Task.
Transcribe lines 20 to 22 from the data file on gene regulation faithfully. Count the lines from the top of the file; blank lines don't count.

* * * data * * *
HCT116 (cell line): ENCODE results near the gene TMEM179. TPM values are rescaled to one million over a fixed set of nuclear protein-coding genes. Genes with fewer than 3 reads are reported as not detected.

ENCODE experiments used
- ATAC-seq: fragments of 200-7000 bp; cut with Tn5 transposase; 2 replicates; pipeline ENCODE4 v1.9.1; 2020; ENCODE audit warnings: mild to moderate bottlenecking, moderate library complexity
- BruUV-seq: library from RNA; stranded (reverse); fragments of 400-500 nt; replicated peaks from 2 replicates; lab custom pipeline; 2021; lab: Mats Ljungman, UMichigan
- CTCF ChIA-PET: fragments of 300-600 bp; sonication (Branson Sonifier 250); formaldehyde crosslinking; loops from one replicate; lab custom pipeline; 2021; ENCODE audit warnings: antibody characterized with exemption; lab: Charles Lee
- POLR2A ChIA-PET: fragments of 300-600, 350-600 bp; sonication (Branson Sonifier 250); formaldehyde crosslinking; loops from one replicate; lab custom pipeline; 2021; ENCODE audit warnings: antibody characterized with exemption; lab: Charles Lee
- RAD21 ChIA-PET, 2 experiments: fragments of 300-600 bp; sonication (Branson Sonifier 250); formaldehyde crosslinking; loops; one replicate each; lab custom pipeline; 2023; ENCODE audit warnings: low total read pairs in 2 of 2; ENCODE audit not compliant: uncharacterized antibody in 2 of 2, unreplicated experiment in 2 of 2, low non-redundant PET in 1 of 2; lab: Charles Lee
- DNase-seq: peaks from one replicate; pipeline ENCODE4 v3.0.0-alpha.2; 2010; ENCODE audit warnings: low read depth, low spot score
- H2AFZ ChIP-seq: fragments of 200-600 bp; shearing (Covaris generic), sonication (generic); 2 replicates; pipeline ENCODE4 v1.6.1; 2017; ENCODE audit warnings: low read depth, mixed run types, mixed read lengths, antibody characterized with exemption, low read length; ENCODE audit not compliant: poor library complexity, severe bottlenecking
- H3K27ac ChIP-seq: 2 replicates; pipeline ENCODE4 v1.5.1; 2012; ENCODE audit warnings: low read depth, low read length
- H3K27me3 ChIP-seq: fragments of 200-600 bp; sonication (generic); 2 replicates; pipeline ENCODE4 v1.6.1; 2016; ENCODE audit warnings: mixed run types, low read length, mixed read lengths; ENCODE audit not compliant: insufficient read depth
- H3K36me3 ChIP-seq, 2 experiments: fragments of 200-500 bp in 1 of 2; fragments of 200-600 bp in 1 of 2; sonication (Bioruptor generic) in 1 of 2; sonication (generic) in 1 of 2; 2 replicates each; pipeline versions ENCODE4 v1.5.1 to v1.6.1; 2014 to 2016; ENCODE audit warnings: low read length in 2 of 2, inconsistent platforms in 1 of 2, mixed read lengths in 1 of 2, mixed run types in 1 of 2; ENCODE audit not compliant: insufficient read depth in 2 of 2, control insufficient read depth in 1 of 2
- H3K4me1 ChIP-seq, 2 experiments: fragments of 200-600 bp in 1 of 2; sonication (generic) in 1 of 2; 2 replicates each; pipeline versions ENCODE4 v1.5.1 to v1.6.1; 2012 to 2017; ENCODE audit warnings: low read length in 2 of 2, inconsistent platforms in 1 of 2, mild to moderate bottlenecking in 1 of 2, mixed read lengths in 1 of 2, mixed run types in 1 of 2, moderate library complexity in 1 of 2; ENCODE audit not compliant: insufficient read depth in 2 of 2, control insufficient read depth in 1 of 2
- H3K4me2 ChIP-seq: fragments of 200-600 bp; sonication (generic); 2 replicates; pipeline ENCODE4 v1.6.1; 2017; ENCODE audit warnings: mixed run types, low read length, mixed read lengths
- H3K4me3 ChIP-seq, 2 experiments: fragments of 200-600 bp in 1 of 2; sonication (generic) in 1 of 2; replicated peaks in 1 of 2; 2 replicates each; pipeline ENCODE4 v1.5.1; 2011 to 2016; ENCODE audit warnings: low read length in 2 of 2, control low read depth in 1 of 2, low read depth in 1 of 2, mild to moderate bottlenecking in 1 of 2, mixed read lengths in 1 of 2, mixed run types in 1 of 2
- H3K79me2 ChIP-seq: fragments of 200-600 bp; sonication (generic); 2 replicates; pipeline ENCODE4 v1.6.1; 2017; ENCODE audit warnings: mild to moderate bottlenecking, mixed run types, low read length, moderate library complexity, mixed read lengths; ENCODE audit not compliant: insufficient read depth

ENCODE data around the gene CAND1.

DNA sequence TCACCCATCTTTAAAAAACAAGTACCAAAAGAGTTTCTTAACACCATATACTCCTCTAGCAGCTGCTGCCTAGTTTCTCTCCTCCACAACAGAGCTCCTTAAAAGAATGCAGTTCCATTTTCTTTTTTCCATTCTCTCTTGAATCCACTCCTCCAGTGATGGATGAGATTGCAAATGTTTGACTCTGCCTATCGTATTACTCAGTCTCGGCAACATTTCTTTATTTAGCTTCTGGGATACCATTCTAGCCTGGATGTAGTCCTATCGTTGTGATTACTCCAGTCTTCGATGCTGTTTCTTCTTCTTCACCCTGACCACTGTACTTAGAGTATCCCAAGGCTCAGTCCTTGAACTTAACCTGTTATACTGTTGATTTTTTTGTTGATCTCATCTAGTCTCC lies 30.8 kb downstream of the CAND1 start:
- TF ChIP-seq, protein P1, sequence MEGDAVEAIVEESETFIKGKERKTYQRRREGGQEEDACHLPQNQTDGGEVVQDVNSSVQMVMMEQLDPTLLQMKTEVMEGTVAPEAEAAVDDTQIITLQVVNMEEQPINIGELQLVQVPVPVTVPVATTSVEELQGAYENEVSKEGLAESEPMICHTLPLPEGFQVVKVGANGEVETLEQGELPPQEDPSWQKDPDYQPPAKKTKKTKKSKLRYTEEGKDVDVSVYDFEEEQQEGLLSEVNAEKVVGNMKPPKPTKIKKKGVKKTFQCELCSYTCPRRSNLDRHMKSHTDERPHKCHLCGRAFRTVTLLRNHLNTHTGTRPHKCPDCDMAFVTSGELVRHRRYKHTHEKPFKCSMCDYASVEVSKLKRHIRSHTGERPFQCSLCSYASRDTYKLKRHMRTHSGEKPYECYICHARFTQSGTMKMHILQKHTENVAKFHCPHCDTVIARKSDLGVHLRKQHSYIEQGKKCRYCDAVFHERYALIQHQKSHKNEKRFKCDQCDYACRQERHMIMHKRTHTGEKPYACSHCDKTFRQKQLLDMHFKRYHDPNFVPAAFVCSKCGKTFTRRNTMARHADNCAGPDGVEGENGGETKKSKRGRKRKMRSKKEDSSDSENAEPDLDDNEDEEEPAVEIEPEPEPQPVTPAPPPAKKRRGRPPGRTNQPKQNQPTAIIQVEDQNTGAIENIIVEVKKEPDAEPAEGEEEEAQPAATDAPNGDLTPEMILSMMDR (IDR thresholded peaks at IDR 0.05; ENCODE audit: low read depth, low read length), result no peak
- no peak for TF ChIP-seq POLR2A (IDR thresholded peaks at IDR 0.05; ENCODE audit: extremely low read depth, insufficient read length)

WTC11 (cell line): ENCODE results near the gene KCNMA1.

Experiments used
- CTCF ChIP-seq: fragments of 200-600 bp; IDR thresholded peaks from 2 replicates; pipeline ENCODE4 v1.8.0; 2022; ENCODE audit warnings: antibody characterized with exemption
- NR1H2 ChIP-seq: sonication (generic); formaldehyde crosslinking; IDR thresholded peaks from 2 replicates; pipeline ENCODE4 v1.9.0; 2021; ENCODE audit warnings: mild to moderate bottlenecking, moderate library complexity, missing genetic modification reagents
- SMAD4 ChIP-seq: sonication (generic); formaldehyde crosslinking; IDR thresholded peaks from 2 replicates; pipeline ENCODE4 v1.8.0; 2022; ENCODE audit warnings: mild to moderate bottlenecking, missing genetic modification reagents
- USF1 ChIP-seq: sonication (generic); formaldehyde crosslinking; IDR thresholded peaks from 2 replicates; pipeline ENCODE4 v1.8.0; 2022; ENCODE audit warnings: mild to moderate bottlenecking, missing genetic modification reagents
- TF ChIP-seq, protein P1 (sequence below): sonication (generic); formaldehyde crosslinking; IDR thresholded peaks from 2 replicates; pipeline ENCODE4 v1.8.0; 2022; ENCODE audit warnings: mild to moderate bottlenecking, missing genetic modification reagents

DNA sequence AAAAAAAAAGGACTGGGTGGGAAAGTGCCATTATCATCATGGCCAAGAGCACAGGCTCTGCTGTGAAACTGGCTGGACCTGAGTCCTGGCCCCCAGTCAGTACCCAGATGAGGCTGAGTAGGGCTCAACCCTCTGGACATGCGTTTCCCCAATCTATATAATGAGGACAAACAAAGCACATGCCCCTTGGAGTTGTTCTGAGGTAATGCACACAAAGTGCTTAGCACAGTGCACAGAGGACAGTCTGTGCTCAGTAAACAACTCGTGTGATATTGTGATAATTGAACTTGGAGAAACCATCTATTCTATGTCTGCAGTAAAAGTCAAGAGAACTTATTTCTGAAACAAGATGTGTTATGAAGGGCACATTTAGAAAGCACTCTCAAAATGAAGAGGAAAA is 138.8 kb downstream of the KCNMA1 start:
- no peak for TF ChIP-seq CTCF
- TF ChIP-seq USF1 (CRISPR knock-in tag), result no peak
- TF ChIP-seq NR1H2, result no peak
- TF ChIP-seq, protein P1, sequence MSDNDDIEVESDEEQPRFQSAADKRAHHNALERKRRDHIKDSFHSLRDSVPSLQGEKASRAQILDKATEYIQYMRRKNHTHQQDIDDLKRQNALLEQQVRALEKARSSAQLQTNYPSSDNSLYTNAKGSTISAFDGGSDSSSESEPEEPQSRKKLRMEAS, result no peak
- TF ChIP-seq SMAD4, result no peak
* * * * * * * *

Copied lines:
- no peak for TF ChIP-seq POLR2A (IDR thresholded peaks at IDR 0.05; ENCODE audit: extremely low read depth, insufficient read length)

WTC11 (cell line): ENCODE results near the gene KCNMA1.

Experiments used